“By seizing these domain names, we have disrupted the sale of thousands of counterfeit items, while also cutting off funds to those willing to exploit the ingenuity of others for their own personal gain,” said Attorney General Holder. “Intellectual property crimes are not victimless. The theft of ideas and the sale of counterfeit goods threaten economic opportunities and financial stability, suppress innovation and destroy jobs. The Justice Department, with the help of our law enforcement partners, is changing the perception that these crimes are risk-free with enforcement actions like the one announced today.”

“The sale of counterfeit U.S. brands on the Internet steals the creative work of others, costs our economy jobs and revenue and can threaten the health and safety of American consumers,” said ICE Director John Morton. “The protection of intellectual property is a top priority for Homeland Security Investigations and the National Intellectual Property Rights Coordination Center. We are dedicated to protecting the jobs, the income and the tax revenue that disappear when counterfeit goods are trafficked.”

The operation builds upon Operation in Our Sites I, which was announced in June 2010. In that first action of this broader law enforcement initiative, authorities executed seizure warrants against nine domain names of websites offering pirated copies of first-run movies.

The nationwide operation was spearheaded by the National Intellectual Property Rights Coordination Center (IPR Center) led by ICE’s Office of Homeland Security Investigations (HSI), in coordination with the Criminal Division’s Computer Crime and Intellectual Property Section and nine U.S. Attorneys’ Offices including the Southern District of New York; District of Columbia; Middle District of Florida; District of Colorado; Southern District of Texas; Central District of California; Northern District of Ohio; District of New Jersey; and the Western District of Washington. The Criminal Division’s Asset Forfeiture and Money Laundering Section also provided significant assistance.

The IPR Center is one of the U.S. government’s key weapons in the fight against criminal counterfeiting and piracy. The IPR Center is led by ICE’s HSI and includes partners from U.S. Customs and Border Protection; the FBI; the Department of Commerce; the Food and Drug Administration; the Postal Inspection Service; the General Services Administration, Office of the Inspector General; the Naval Criminal Investigative Service; the Defense Criminal Investigative Service; the Army Criminal Investigative Division’s Major Procurement Fraud Unit; the Consumer Product Safety Commission, INTERPOL; and the Government of Mexi co Tax Administrative Service. The IPR Center allows law enforcement and the private sector jointly to address the growing transnational problem of counterfeit products. The IPR Center coordinates outreach to U.S. rights holders and conducts domestic and international law enforcement as well as coordinates and directs anti-counterfeiting investigations. To learn more about the IPR Center, visit www.ice.gov .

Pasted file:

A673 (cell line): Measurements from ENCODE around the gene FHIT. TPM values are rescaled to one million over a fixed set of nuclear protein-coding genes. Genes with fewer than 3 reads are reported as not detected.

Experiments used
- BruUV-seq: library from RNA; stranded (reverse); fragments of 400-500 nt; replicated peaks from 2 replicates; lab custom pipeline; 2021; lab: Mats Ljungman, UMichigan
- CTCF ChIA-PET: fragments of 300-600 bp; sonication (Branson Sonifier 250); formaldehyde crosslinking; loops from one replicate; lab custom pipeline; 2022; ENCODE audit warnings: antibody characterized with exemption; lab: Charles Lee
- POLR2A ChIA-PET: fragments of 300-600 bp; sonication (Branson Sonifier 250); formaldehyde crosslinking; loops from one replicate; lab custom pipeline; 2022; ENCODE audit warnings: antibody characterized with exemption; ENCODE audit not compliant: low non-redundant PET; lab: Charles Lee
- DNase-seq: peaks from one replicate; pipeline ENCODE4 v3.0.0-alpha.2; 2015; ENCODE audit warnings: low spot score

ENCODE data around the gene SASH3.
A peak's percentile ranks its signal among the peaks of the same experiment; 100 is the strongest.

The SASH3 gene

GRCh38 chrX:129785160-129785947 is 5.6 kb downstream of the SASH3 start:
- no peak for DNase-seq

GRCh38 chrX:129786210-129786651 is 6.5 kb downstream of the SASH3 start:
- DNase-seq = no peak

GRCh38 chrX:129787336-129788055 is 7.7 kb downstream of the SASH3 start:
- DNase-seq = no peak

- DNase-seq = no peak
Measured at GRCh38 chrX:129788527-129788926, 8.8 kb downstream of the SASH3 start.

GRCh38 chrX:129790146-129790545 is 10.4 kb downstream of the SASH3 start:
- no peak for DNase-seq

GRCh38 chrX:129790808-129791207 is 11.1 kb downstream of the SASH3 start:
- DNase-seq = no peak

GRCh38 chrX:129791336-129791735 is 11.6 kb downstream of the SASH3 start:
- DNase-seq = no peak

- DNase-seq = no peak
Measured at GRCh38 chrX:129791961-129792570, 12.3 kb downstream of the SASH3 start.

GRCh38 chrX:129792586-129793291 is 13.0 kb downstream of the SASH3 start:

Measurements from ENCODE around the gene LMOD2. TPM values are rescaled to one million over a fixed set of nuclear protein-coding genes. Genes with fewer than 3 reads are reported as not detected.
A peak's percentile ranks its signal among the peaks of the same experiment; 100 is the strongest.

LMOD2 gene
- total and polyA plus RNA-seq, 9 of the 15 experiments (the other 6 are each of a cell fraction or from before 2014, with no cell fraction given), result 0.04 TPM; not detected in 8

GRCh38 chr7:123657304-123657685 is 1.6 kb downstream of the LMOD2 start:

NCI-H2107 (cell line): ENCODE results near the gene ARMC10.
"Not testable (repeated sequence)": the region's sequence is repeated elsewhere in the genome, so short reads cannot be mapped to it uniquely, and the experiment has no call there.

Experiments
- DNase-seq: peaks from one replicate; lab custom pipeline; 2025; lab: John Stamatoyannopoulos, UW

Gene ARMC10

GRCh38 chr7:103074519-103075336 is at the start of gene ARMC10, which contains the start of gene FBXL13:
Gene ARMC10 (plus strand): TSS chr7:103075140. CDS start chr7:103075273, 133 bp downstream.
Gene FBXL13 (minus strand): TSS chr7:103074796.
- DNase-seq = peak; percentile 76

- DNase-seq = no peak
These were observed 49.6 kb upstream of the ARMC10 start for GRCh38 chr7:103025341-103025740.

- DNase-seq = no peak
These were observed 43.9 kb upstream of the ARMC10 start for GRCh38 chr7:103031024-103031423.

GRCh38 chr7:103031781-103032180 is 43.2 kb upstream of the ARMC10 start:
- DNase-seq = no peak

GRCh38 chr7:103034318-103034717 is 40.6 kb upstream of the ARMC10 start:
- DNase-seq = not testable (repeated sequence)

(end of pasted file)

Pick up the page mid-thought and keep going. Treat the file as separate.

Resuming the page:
The enforcement actions announced today are an example of the type of efforts being undertaken by the Department of Justice Task Force on Intellectual Property (IP Task Force). Attorney General Eric Holder created the IP Task Force to combat the growing number of domestic and international intellectual property crimes, protect the health and safety of American consumers, and safeguard the nation’s economic security against those who seek to profit illegally from American creativity, innovation and hard work. The IP Task Force seeks to strengthen intellectual property rights protection through heightened criminal and civil enforcement, greater coordination among federal, state and local law enforcement partners, and increased focus on international enforcement efforts, including reinforcing relationships with key foreign partners and U.S. industry leaders. To learn more about the IP Task Force, go to www.justice.gov/dag/iptaskforce/.

CATEGORIZED: News
TAGS: counterfeit, cyber monday, fraud